With a nod to the November elections, Senate Democrats on Monday began what they promised would be a recurring effort this year to boost taxes on millionaires to address what they argue is an unfair tax code.
“Today, the wealthiest 1 percent takes home the highest share of the nation’s income since the early ’20s, the roaring ’20s,” Majority Leader Harry Reid (D-Nev.) said on the Senate floor. “But while their bank accounts have grown, their tax bills have become smaller. The wealthiest Americans pay the lowest tax rate in more than five decades.”
Sen. Charles Schumer (N.Y.), head of the Senate Democrats’ policy and communications shop, said on a conference call with reporters that he believes Democrats have the upper hand in the debate.
“The GOP fears this debate because there is an emerging contrast in Congress,” Schumer said. “Republicans want to give even further tax breaks to millionaires and billionaires, while we think the very wealthy should share in more sacrifice so the burden doesn’t fall on the middle class.” [MORE]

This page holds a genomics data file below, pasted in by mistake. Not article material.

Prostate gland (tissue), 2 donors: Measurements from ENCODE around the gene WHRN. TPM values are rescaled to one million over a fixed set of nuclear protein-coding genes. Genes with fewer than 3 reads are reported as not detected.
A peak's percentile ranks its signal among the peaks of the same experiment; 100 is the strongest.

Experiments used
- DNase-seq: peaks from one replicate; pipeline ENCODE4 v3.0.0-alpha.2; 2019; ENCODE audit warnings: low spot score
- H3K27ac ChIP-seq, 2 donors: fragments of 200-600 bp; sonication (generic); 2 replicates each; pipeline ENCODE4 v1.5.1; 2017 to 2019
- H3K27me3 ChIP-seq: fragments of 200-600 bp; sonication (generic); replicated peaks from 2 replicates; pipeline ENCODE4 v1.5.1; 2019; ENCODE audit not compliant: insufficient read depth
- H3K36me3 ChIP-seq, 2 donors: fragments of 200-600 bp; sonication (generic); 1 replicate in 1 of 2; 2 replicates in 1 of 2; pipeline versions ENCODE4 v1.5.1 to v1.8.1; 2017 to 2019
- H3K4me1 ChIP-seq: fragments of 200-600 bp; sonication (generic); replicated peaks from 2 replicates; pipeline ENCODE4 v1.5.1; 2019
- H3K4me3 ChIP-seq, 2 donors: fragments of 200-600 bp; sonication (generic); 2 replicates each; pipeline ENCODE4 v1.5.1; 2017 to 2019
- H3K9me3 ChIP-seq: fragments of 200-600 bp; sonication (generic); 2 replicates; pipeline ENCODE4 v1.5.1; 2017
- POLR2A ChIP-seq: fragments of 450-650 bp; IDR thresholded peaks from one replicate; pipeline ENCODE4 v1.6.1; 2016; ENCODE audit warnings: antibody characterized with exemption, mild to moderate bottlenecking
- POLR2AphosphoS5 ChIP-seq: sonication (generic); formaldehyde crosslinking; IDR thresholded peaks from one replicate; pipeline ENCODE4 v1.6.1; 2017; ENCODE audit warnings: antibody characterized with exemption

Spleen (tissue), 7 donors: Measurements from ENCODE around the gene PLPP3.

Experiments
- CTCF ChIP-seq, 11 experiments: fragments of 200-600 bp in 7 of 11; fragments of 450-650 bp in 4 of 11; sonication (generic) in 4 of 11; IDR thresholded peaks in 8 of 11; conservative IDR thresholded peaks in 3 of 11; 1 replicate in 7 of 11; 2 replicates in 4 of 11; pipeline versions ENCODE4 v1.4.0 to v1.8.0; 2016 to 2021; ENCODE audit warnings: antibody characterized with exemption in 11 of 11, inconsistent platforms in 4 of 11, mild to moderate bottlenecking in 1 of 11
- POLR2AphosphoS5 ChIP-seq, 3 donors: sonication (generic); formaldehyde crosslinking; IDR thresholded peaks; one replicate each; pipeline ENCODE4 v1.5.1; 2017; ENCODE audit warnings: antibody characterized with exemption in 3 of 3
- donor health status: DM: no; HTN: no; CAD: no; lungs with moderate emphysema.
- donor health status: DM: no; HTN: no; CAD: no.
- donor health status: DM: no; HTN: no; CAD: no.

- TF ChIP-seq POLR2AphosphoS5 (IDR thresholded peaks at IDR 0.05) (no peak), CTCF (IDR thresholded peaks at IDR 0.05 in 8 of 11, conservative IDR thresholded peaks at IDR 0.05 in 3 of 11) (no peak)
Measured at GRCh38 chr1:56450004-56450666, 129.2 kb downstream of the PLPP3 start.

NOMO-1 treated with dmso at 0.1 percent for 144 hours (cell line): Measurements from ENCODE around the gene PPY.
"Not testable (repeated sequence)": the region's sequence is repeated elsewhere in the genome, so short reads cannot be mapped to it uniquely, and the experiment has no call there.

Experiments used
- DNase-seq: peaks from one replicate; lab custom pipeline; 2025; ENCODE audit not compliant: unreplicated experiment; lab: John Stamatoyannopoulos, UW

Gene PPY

Corporate front group ALEC – which lets big corporations write legislation and then pass it off to state legislatures to be enacted — is hurting. In recent days, six major corporations and the Bill and Melinda Gates Foundation have decided to stop funding the group, which has been engaged in pushing voter suppression and “Stand Your Ground” laws.
This has prompted ALEC to whine that it is being silenced by an “intimidation” campaign. (It used the word four times in a single short press release.) ALEC claims that by publicly urging companies to voluntarily leave the organization, critics are trying to “eliminate discourse.”
In an ironic move, ALEC is apparently deleting comments on its Facebook page that are critical of the corporate front group. Pinterest user Wagatwe isn’t putting up with this hypocrisy. Wagatwe has compiled a Pinterest page of comments that ALEC deleted from its page, such as, “How much are the Koch Brothers paying you for this tripe?” [MORE]
HERE’S a window into a tragedy within the American military: For every soldier killed on the battlefield this year, about 25 veterans are dying by their own hands
An American soldier dies every day and a half, on average, in Iraq or Afghanistan. Veterans kill themselves at a rate of one every 80 minutes. More than 6,500 veteran suicides are logged every year — more than the total number of soldiers killed in Afghanistan and Iraq combined since those wars began.